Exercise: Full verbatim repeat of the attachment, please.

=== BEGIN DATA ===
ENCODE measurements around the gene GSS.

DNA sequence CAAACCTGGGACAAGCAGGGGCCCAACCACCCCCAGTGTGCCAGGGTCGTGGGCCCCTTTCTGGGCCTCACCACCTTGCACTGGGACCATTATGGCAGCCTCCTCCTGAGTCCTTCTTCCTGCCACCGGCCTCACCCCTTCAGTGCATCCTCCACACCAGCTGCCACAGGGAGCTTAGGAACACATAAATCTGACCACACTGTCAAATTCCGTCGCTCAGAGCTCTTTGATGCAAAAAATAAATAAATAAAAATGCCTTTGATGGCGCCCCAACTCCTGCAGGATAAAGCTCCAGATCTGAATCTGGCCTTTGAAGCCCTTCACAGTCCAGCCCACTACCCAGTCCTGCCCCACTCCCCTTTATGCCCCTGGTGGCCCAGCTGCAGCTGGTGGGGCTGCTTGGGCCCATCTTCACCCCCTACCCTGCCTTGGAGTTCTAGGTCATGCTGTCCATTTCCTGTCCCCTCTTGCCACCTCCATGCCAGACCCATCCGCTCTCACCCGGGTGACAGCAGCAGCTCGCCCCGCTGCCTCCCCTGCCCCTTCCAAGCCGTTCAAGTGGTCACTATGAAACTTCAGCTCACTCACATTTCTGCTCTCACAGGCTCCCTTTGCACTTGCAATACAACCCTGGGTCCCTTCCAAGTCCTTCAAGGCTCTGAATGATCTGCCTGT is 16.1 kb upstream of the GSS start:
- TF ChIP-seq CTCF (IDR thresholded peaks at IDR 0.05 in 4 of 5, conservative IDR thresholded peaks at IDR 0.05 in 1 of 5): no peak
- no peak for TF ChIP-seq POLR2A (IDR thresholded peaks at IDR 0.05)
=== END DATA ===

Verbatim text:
ENCODE measurements around the gene GSS.

DNA sequence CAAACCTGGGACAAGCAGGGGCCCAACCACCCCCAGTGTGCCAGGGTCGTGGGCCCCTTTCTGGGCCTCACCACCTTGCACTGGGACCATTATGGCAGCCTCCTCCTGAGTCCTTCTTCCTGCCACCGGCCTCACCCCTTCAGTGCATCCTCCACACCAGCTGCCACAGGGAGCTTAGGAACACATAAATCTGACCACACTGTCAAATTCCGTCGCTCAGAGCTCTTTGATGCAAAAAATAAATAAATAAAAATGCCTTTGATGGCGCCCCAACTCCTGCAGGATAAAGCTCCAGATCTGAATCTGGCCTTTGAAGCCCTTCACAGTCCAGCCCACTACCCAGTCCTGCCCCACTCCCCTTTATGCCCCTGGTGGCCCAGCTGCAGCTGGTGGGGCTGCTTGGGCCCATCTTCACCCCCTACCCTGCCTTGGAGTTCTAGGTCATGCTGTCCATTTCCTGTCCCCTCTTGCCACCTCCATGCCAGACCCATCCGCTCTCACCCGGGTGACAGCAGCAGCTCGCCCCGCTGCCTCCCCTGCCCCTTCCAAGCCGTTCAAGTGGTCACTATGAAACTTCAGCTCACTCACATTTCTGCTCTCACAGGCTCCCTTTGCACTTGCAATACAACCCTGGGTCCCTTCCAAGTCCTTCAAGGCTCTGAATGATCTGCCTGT is 16.1 kb upstream of the GSS start:
- TF ChIP-seq CTCF (IDR thresholded peaks at IDR 0.05 in 4 of 5, conservative IDR thresholded peaks at IDR 0.05 in 1 of 5): no peak
- no peak for TF ChIP-seq POLR2A (IDR thresholded peaks at IDR 0.05)